State revenue collections off mark

CHARLESTON, WV (NEWS RELEASE) – The Governor’s office reported final General Revenue Fund collection numbers for Fiscal Year 2017 were $120.7 million below original estimates. Several gap-filling measures, including taking $40.4 million from the Rainy Day Fund, effectively closed the revenue shortfall for the year.

The Governor’s chief of staff, Nick Casey, highlighted that the Legislature presumed there would be $11 million in surplus from FY17 to be used in the Fiscal Year 2018 which began on July 1.  There was no such surplus but this $11 million in fake money was inserted in the state budget by the Legislature. Casey noted that the $11 million in hocus pocus money has to be made up from cost cuts somewhere such as fall trout stockings, volunteer firefighters, DHHR or fairs and festivals.

“Thank goodness that Governor Justice accurately predicted that West Virginia’s severance tax revenue would continue to increase,” said Nick Casey, the Governor’s chief of staff. “Coal and gas severance taxes are the only real bright spots and have been up in March, April, May and June. Increase in severance tax is coming to pass just like the Governor said it would in his State of the State address.”

Casey continued, “The people of West Virginia are getting hurt unnecessarily due to the cuts the Legislature made in the Governor’s proposed budget. The taxpayers must know that their lawmakers could’ve stopped this pain but they turned their backs on the Governor’s budget. West Virginia is only on the move because of the Governor’s road bills and his vision on severance tax even though he has had to drag a do-nothing Legislature along for the ride.”

The anticipated revenue gap for FY17 was originally projected to be as high as $192.2 million, but the combination of one-time special revenues along with mid-year budget reductions of nearly $60 million closed that gap and a raid on the rainy day fund and the increases in severance tax the Governor predicted not only filled the gap but resulted in a year end surplus of roughly $63.2 million.  The final number will be known at the end of July when the accounting books close for state agencies.

Half of the year-end surplus will be transferred to the Rainy Day Fund and the remaining half will be available for appropriation in FY18.  The FY18 General Revenue Fund Budget is dependent on more than $41 million of available net surplus funds at the end of FY17 but that number will be roughly $11 million short.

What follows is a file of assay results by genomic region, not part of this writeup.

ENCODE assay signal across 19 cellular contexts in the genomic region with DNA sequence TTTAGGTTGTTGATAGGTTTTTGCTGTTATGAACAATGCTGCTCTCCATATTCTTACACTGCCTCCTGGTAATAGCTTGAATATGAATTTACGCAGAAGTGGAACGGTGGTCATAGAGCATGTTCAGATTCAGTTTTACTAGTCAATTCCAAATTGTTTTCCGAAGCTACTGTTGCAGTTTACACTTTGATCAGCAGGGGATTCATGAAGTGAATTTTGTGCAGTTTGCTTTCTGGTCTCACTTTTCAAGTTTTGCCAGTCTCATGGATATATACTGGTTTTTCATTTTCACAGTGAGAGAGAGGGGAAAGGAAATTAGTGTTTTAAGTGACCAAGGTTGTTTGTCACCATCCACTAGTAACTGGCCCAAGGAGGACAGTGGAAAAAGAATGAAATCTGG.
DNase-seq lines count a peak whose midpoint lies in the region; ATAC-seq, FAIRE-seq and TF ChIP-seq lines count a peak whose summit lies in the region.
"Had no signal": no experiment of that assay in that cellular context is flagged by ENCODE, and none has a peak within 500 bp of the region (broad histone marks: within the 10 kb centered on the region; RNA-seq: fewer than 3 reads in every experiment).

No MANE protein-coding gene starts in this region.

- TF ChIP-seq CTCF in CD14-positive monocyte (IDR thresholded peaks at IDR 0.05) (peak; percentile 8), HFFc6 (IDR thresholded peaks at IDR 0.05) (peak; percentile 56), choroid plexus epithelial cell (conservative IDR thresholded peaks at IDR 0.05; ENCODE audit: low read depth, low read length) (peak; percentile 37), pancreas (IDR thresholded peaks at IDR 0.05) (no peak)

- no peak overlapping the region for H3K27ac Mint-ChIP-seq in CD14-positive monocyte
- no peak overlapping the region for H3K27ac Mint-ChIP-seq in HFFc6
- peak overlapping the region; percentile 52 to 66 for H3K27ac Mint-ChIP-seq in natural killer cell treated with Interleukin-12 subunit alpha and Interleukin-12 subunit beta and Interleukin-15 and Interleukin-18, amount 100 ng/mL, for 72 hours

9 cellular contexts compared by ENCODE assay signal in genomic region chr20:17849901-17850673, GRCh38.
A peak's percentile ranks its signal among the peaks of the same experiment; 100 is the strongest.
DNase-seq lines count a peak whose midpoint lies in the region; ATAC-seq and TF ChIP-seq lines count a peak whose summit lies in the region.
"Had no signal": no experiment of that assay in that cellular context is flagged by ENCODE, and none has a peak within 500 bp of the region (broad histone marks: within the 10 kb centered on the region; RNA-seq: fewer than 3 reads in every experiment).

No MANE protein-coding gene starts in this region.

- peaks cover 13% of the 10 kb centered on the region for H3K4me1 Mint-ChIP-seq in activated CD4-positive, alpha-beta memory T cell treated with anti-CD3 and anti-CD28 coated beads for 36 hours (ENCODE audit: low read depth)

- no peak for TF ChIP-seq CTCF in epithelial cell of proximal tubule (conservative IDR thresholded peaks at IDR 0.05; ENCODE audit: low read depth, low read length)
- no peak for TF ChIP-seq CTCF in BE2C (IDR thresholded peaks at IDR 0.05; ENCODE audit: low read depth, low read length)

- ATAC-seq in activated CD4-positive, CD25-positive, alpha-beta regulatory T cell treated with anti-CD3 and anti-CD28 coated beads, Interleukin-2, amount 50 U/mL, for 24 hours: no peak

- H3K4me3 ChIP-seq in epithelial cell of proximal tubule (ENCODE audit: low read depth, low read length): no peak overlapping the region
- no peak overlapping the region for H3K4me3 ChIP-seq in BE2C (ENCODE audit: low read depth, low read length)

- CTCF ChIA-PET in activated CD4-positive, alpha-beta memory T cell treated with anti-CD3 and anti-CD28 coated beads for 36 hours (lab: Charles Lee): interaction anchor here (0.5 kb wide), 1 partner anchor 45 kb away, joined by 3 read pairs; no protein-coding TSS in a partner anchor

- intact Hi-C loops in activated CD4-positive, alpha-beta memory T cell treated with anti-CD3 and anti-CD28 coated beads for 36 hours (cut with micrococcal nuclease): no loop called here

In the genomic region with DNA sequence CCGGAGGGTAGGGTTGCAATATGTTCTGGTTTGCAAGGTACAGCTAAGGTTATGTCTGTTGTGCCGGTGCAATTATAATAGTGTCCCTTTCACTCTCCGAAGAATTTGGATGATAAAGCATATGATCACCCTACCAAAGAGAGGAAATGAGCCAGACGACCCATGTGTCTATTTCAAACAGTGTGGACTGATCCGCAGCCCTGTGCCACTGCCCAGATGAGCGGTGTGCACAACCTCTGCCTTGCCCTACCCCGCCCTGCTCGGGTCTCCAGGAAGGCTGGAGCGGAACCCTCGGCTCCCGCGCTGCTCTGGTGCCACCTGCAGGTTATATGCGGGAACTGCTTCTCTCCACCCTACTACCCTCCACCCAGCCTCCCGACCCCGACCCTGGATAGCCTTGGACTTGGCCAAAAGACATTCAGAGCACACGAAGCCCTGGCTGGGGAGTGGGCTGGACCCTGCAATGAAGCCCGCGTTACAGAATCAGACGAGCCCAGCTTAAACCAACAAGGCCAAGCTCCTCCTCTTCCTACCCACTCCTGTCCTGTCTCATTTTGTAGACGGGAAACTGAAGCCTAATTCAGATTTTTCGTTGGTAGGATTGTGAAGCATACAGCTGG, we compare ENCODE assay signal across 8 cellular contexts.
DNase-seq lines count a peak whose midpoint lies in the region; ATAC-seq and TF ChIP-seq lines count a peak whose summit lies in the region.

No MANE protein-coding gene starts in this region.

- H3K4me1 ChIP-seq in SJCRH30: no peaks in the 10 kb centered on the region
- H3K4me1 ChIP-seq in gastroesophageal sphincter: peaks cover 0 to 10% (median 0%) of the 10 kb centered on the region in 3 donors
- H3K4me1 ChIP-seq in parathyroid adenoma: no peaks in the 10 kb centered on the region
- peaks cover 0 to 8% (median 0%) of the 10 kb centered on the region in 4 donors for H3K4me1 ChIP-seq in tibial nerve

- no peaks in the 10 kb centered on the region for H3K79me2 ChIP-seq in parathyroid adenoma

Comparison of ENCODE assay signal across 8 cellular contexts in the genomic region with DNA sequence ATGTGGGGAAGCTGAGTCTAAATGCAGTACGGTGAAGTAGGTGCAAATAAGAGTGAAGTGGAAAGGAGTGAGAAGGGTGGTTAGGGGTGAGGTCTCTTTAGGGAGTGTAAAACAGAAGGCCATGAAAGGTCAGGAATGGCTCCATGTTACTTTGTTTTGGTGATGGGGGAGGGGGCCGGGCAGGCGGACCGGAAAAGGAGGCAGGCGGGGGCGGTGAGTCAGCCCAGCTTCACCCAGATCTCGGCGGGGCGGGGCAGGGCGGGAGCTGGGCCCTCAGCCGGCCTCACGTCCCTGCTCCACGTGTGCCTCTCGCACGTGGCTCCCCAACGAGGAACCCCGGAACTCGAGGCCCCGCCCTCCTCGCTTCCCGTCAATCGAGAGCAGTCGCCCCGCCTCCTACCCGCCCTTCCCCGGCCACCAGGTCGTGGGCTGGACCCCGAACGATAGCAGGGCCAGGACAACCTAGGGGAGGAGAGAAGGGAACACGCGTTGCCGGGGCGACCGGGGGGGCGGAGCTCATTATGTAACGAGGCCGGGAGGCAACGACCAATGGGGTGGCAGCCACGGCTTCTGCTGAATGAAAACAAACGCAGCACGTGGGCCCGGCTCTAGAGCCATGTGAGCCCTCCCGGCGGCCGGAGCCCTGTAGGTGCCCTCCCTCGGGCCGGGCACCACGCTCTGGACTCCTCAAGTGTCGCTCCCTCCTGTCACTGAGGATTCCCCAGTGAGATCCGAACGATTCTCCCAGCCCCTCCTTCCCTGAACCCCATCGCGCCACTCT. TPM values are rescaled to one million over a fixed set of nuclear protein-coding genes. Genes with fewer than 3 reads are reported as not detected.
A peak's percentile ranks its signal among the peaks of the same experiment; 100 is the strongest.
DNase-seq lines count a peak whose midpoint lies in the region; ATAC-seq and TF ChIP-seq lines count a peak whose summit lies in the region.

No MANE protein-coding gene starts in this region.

June General Revenue Fund collections of nearly $424.7 million were $18.7 million below estimate but 6.6 percent ahead of prior year receipts.

Highlights of the major revenue components accounting for nearly all revenue collections include:

  • June General Revenue Fund Personal Income Tax collections fell short of estimate by $31.9 million.

  • Consumer Sales and Use Tax receipts, after a 6.2 percent boost in May, rose 5.7 percent above last June. Collections also exceeded the monthly estimate by $3.7 million. Cumulative adjusted collections were up from prior year receipts by just 0.1 percent with recent gains offset by significant declines occurring in the months of July (June sales) and January (December sales). The FY17 deficit in General Revenue Fund sales tax collections was $62.7 million with nearly 80 percent of the shortfall attributable to July and January collections.

  • General Revenue Fund Severance Tax collections totaled more than $321.0 million in FY17, an amount that was $58.5 million above estimate and 16 percent higher than prior year receipts. June General Revenue Fund Severance tax collections of $47 million were nearly $18.9 million above estimate. As of May, total state and local severance tax collections for the fiscal year-to-date were up more than 20 percent from last year. Coal severance tax receipts were up 6.9 percent to $209.6 million. Natural gas severance tax receipts were up 59 percent to $97.6 million and oil severance tax receipts were up nearly 48 percent to $12.6 million.

  • Tobacco Product Excise Tax collections totaled $194.6 million for the year. Collections were $1.6 million below estimate and 94 percent above prior year receipts. The revenue gain from prior year was attributable to an increase in tobacco tax rates including an increase in the cigarette excise tax rate from 55 cents per pack to $1.20 per pack, an increase in the other tobacco products tax rate from 7 percent of wholesale price to 12 percent of wholesale price and the imposition of tax on e-cigarette liquids. June collections of $16.9 million were more than $0.9 million above estimate.​

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